IN THE April issue of Street Machine, we celebrate the life of the late Geoff Paradise, the bloke who founded the mag way back in 1981.
With SM, Paro fulfilled his dream of bringing a Car Craft-style publication to Australia, and in the process helped solidify the sport that we take for granted today. To do him justice, we called on a group of his mates, colleagues and rivals to share their memories of the Big Fella.
Thinking about Geoff and reading back through ‘his’ issues of SM was an emotional but instructive exercise. His aims for the mag might be broken down like this: to showcase the best and toughest street cars being built in Australia; to help the sport grow and develop; to provide serious technical articles; cover Australian drag racing at both the street level and top end; and, above all else, have fun with cars. He also had an eye for what was going on in new-car land and had a fair bit of time for four-cylinder and rotary-powered machines.
For the most part, I reckon we’ve stuck pretty close to Paro’s blueprint – though our focus on new cars has slipped in recent years, despite the fact that we are in the midst of the last great golden age of Australian muscle cars. The main reason for that is simply that the scene is so much bigger than it was in 1981. Back then, Paro was flat-out finding enough material to fill 116 pages each issue – today we struggle to find room for half of what we want to cover in each 172-page monster. So if it comes down to a choice between showcasing the latest XR8 or featuring a tough, street-driven XP that a bloke and his mates have painstakingly screwed together, then it is pretty obvious what we’ll do.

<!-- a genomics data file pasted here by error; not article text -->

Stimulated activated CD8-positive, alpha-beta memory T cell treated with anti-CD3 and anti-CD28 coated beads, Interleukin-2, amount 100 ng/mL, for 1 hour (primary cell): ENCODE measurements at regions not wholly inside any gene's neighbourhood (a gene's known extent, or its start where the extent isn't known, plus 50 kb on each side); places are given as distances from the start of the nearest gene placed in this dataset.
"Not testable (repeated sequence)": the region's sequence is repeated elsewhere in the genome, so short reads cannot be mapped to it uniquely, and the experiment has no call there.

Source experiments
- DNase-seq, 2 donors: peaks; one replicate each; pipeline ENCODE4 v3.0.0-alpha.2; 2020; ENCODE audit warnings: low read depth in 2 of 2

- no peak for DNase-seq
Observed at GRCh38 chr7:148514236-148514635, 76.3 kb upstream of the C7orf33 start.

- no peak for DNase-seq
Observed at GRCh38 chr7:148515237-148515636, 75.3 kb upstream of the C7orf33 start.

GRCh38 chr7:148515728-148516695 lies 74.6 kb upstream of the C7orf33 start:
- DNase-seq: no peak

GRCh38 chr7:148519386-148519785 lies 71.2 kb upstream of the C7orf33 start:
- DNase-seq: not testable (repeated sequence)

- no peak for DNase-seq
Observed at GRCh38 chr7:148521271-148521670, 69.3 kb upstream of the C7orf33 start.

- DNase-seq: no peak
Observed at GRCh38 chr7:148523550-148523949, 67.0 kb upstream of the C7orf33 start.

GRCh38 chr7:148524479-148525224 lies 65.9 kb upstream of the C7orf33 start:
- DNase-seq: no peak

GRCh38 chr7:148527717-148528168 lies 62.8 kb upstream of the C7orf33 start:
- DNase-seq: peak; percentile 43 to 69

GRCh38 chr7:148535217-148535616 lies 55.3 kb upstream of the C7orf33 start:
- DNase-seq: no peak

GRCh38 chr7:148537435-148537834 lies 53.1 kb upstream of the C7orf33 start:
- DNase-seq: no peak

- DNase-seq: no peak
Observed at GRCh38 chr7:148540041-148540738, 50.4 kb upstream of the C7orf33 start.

When it comes to getting the mix of cars right, we put in a lot of thought. This issue has everything from Steve Loader’s VF burnout/show car, to tough streeters like Pat Manariti’s XP, through to low-budget funsters like Justin and Mandy Strickland’s KE10 Corolla. We’re also doing more ‘where are they now’ features, and in this issue, we dug up the infamous LS6454 Chev and were pleased to discover it is being driven harder than it has been in a long time.
Tech-wise, we take a look at how to tune Edelbrock’s range of Performer Series carbies, and find out what is involved in retro-fitting air conditioning to a classic muscle car.
Show coverage is also a big part of the mag these days and in this issue we visit the annual Kandos Street Machine & Hot Rod smoke-fest, New Zealand’s Muscle Car Madness, the 50th Victorian Hot Rod Show and make our first visit to the mind-bending Mooneyes Yokohama show.
It is not a bad mix, but we can always do better. Paradise founded this mag for you and it remains yours, so let us know what we are doing right – and wrong – by dropping us an email: email@example.com.
How are you finding our new site design? Tell us in the comments below or send us your thoughts at firstname.lastname@example.org.
Street Machine is the bible of Aussie modified auto culture, celebrating wild muscle cars, customs and hot rods – and the incredible humans who create them.